By Dana Gioia
“We’re going,” they said, “to the end of the world.”
So they stopped the car where the river curled,
And we scrambled down beneath the bridge
On the gravel track of a narrow ridge.
We tramped for miles on a wooded walk
Where dog-hobble grew on its twisted stalk.
Then we stopped to rest on the pine-needle floor
While two ospreys watched from an oak by the shore.
We came to a bend, where the river grew wide
And green mountains rose on the opposite side.
My guides moved back. I stood alone,
As the current streaked over smooth flat stone.
Shelf by stone shelf the river fell.
The white water goosetailed with eddying swell.
Faster and louder the current dropped
Till it reached a cliff, and the trail stopped.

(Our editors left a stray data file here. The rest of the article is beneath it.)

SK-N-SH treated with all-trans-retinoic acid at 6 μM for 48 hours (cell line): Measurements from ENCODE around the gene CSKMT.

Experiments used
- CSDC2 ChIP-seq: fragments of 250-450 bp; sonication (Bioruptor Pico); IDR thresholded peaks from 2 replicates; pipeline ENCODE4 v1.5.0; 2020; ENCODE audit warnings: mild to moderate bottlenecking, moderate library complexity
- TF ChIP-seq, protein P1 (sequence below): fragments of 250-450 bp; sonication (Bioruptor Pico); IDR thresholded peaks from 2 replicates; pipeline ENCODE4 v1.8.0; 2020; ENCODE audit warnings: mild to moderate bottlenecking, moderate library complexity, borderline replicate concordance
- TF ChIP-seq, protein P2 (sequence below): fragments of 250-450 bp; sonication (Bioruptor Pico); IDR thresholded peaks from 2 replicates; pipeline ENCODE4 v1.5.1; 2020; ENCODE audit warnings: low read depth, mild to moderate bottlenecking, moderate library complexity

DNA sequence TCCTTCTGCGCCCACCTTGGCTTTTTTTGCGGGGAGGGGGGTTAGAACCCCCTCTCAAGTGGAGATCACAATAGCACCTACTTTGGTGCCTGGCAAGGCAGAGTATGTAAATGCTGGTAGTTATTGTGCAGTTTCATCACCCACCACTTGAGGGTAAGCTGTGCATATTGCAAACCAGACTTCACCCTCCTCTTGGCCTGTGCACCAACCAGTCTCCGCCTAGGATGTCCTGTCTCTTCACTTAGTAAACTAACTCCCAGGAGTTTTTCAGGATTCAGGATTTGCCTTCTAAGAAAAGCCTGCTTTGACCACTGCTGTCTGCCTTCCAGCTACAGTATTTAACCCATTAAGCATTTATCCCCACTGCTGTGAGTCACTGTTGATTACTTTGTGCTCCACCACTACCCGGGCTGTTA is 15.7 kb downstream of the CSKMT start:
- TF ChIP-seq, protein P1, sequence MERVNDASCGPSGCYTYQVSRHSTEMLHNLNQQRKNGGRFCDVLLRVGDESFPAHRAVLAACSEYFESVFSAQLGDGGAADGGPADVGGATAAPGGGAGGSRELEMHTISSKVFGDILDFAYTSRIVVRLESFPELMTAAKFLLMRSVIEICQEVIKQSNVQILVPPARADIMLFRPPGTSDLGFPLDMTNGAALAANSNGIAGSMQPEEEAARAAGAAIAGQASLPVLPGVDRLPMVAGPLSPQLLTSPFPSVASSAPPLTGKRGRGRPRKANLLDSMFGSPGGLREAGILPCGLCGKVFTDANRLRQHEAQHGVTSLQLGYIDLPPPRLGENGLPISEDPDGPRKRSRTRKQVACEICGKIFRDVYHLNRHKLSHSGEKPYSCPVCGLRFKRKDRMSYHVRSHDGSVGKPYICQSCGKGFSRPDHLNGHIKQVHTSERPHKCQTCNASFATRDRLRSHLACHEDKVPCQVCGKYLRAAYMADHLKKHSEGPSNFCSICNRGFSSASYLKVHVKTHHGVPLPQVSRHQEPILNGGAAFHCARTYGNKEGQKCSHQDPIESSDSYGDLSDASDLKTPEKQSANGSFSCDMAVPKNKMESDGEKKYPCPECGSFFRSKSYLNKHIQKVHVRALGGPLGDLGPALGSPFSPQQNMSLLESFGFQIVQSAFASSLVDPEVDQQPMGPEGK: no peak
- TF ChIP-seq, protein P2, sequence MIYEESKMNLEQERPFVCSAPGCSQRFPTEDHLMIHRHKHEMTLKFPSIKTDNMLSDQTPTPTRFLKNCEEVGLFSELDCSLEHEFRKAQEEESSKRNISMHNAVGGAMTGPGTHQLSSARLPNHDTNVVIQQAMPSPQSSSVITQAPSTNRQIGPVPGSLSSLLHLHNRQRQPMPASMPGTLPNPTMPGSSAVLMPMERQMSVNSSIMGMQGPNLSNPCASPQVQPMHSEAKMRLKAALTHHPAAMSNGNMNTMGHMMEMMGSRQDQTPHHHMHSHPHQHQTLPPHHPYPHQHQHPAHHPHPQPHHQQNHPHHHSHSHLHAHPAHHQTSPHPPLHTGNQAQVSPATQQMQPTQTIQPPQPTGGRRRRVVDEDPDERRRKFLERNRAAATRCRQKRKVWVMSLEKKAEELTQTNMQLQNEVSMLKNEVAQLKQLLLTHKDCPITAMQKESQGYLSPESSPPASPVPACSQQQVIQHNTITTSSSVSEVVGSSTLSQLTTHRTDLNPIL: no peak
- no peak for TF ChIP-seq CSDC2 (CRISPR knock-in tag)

I stood at the edge where the mist ascended,
My journey done where the world ended.
I looked downstream. There was nothing but sky,
The sound of the water, and the water’s reply.
Dana Gioia, “The End of the World” from Interrogations at Noon. Copyright © 2001 by Dana Gioia. Reprinted with the permission of Graywolf Press, St. Paul, Minnesota, www.graywolfpress.org.
Source: Interrogations at Noon (Graywolf Press, 2001)
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